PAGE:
In view of what has been said above, how marvelous the grace which provided redemption for "the firstling of an ass"! "But God commendeth His love toward us, in that, while we were yet sinners, Christ died for us" (Rom. 5:8).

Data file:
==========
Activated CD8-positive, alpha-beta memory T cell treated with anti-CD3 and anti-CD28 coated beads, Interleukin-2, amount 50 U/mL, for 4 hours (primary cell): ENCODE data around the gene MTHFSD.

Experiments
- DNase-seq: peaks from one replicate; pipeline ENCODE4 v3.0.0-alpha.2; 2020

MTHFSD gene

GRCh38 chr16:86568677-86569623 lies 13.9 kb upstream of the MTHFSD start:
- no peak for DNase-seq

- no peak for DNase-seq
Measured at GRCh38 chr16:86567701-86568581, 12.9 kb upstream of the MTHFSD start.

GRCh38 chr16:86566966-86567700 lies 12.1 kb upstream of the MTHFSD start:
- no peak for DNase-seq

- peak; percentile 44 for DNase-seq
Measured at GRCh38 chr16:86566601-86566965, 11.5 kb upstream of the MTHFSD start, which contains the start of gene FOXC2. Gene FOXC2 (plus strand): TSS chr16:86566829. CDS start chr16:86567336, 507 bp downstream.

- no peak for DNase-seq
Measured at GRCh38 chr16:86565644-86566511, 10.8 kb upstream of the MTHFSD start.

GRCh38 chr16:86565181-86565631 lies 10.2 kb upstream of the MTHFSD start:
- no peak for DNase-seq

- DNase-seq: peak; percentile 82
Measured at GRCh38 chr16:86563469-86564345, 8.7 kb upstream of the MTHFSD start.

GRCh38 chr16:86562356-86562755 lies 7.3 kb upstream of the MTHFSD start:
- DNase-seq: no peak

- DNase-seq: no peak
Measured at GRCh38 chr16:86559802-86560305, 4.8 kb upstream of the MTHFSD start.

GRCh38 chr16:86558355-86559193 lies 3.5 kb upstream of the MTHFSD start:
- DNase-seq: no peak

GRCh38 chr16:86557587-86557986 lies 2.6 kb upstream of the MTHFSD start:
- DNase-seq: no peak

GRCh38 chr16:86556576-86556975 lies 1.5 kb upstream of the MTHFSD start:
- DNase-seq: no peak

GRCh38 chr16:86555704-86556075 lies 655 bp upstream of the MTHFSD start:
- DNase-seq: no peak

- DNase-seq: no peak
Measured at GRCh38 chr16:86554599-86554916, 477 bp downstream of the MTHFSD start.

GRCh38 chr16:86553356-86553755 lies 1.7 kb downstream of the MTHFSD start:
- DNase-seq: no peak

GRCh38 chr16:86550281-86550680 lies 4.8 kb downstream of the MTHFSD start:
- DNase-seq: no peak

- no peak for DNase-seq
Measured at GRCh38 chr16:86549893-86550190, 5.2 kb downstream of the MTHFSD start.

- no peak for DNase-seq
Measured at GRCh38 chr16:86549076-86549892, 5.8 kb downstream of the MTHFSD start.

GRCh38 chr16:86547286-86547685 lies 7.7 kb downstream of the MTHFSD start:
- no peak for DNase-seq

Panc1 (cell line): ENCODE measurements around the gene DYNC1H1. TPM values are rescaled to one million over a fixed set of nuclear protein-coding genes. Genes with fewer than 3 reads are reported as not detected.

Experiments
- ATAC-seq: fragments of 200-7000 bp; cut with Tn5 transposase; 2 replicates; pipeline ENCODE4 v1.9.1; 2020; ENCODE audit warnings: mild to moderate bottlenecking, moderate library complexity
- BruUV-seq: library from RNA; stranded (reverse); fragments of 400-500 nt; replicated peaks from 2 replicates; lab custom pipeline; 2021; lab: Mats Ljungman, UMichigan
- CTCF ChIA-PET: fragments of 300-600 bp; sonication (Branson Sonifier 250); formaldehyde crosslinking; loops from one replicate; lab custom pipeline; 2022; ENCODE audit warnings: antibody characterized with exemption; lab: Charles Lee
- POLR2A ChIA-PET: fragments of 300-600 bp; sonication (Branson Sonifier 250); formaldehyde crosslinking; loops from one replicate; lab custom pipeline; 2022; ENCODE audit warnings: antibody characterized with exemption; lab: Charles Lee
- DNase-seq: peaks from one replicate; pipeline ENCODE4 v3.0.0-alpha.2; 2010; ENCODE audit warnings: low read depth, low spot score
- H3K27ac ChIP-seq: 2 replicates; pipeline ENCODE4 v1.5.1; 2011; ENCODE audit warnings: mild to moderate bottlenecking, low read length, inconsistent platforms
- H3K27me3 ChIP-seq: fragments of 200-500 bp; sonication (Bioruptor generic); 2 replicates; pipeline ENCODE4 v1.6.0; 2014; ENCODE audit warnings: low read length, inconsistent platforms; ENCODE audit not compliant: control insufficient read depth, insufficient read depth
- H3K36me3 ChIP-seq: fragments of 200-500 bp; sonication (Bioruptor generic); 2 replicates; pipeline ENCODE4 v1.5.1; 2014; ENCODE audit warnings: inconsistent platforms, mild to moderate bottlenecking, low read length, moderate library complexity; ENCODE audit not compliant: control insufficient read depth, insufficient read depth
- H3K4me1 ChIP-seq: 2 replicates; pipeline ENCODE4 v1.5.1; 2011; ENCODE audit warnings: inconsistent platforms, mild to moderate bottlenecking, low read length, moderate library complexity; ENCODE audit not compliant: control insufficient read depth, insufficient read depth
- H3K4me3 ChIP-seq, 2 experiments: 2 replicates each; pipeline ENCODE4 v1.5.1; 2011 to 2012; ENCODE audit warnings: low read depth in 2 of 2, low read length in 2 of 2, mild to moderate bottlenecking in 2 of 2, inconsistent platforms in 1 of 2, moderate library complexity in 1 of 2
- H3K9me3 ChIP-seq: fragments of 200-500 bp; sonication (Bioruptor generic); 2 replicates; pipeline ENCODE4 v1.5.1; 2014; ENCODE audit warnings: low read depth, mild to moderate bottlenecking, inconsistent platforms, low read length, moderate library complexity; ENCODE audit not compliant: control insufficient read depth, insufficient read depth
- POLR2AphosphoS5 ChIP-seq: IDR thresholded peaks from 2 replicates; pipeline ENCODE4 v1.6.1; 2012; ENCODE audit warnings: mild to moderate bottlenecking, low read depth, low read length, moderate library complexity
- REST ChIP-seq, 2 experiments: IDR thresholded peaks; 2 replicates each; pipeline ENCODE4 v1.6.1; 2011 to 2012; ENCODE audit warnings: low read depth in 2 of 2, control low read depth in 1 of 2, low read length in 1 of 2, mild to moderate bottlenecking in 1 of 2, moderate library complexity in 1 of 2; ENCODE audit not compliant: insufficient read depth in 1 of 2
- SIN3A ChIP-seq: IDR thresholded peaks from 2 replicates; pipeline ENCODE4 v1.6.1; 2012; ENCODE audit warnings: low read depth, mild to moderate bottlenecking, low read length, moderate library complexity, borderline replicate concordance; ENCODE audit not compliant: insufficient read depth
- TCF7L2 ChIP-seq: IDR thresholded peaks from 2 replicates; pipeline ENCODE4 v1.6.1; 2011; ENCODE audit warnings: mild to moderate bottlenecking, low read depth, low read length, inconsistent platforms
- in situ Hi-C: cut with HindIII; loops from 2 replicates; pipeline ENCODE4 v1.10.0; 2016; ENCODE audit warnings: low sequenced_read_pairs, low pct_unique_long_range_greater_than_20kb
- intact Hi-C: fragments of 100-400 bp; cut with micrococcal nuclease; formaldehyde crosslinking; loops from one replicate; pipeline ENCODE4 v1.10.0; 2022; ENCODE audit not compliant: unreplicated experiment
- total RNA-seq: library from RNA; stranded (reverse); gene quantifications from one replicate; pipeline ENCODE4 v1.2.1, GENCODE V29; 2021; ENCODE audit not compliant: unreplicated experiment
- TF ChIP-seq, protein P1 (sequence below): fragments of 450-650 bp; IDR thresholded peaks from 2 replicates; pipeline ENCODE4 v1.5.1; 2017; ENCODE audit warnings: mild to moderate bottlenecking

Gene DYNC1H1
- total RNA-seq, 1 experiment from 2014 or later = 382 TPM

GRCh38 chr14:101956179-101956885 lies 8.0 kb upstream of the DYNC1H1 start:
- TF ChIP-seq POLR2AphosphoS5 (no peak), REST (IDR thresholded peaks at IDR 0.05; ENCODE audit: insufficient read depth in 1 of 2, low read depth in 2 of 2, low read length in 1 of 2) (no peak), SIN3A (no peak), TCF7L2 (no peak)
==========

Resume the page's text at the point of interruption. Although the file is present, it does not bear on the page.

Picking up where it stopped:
Ah, dear reader, have you taken this place before God? Do you own that the "ass" is an accurate portrayal of all that you are in yourself—unclean, senseless, intractable, fit only to have your neck broken? Do the words of the apostle suitably express the real sentiments of your heart—"Christ Jesus came into the world to save sinners; of whom I am chief" (1 Tim. 1:15)? Or, are you like the self- righteous Pharisee, who said, "God, I thank Thee, that I am not as other men are, extortioners, unjust, adulterers" (Luke 18:11)? Christ came not to call the righteous but sinners to repentance, (Luke 5:32). He came "To seek and to save that which was lost" (Luke 19:10). Again, we ask, Have you taken this place before God? Have you come to Him with all your wretchedness—undone, corrupt, guilty, lost? Have you abandoned all pretentions of worthiness and merit, and cast yourself upon His undeserved mercy? Have you seen your own need of the sinner’s Savior, and thankfully received Him? If you have, then will you gladly "set to your seal that God is true", and acknowledge that the "ass" is a suitable figure to express what you were and still are by nature. And, then, too, will you praise God for the matchless grace which redeemed you, not with corruptible things as silver and gold, "but with the precious blood of Christ, as of a Lamb without blemish and without spot" (1 Pet. 1:19). Thank God for the Lamb provided for the ass. The more fully we realize the accuracy of this figure, the more completely we are given to see how ass-like we are in ourselves, the deeper will be our gratitude and the more fervent our praise for the redemptive and perfect Lamb.